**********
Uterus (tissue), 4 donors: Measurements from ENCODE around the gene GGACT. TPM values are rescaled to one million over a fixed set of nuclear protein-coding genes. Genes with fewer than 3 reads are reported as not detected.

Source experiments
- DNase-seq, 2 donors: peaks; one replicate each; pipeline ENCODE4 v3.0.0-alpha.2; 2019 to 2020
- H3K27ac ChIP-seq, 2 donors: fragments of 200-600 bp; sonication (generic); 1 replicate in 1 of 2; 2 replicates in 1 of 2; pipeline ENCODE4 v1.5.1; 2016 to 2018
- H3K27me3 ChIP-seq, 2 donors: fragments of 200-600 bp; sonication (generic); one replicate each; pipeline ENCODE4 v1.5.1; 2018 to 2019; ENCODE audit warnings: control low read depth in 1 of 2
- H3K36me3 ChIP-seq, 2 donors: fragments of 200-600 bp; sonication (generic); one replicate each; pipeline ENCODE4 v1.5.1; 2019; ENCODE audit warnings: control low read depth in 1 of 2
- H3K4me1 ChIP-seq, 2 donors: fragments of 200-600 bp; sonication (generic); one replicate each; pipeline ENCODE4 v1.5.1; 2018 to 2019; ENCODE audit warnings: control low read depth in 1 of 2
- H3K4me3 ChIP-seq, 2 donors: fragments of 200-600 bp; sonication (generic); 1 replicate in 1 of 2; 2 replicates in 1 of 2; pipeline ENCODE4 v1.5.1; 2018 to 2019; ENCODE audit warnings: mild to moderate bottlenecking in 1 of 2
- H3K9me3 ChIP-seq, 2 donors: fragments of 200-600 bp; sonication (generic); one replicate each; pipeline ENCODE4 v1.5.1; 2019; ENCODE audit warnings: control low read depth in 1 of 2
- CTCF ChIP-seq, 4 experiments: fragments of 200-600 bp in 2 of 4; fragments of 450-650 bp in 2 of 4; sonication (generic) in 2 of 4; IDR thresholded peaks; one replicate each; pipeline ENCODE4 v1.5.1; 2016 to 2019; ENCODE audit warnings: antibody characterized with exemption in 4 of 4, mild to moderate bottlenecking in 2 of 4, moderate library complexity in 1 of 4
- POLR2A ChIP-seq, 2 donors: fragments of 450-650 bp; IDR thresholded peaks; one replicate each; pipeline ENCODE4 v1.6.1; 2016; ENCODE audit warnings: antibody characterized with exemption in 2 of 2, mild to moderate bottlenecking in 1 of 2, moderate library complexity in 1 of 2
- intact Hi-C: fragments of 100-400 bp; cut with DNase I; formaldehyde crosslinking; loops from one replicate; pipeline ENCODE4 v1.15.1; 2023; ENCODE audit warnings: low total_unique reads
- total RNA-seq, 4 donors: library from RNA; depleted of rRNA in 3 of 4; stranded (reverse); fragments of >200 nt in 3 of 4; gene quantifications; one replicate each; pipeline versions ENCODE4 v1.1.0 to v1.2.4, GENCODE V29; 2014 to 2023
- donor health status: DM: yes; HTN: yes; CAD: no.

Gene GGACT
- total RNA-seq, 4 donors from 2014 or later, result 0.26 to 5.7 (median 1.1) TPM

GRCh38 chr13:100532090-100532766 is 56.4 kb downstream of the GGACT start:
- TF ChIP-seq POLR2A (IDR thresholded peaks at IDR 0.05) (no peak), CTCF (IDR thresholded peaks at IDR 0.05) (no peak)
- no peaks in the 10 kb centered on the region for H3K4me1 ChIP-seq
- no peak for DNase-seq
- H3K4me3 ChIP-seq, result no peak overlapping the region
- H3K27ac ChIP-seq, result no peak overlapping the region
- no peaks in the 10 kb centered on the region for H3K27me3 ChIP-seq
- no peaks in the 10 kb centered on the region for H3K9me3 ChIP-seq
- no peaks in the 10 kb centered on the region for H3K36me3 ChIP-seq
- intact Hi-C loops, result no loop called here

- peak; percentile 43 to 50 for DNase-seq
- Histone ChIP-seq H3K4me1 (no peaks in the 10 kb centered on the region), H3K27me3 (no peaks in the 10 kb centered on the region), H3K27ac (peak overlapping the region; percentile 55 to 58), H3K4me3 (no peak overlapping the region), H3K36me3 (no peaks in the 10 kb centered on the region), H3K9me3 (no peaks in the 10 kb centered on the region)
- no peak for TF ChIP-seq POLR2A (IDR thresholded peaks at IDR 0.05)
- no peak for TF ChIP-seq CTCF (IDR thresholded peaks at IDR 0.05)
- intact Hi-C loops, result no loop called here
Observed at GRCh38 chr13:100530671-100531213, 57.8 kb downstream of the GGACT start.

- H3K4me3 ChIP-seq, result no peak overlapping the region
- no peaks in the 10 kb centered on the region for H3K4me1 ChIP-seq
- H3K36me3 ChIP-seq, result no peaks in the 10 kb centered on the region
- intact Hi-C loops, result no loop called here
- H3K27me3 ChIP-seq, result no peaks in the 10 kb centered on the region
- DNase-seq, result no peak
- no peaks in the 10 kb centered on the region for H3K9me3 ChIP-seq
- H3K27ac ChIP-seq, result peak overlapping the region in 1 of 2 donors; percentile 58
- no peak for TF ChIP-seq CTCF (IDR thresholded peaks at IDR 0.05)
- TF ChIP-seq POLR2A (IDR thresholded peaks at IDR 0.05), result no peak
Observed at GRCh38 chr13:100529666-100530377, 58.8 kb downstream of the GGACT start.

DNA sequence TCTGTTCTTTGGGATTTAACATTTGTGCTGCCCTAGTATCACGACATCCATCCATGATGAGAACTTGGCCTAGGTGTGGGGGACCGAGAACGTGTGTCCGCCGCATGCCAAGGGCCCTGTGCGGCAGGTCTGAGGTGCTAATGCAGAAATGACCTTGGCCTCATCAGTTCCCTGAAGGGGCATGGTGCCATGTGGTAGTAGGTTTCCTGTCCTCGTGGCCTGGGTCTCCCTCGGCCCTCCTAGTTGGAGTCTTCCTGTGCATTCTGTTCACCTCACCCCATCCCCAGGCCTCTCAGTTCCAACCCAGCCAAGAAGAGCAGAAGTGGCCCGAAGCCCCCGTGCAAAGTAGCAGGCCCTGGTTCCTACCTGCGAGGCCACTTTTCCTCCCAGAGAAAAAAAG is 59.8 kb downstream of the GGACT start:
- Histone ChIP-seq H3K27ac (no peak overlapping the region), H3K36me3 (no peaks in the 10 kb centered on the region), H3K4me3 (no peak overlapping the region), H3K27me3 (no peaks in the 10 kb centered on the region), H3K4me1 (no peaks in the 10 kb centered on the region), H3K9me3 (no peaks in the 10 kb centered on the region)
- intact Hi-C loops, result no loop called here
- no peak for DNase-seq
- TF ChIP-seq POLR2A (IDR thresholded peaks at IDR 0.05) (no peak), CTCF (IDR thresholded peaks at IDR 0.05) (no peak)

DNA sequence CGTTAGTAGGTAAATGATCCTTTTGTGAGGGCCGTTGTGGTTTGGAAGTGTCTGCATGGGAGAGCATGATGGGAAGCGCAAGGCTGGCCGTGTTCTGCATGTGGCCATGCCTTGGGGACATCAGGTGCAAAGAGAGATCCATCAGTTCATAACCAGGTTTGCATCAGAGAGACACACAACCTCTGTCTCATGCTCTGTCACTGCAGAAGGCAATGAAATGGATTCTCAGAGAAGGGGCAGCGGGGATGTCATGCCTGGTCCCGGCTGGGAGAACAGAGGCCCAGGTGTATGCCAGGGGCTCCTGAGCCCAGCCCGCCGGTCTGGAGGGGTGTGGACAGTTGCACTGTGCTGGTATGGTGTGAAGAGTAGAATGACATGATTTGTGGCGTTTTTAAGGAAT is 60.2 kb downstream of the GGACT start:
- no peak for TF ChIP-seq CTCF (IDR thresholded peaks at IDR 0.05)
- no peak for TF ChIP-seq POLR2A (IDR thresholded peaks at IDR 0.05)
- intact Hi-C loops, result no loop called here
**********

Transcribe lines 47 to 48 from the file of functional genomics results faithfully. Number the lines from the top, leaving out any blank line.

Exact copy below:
- no peak for DNase-seq
- TF ChIP-seq POLR2A (IDR thresholded peaks at IDR 0.05) (no peak), CTCF (IDR thresholded peaks at IDR 0.05) (no peak)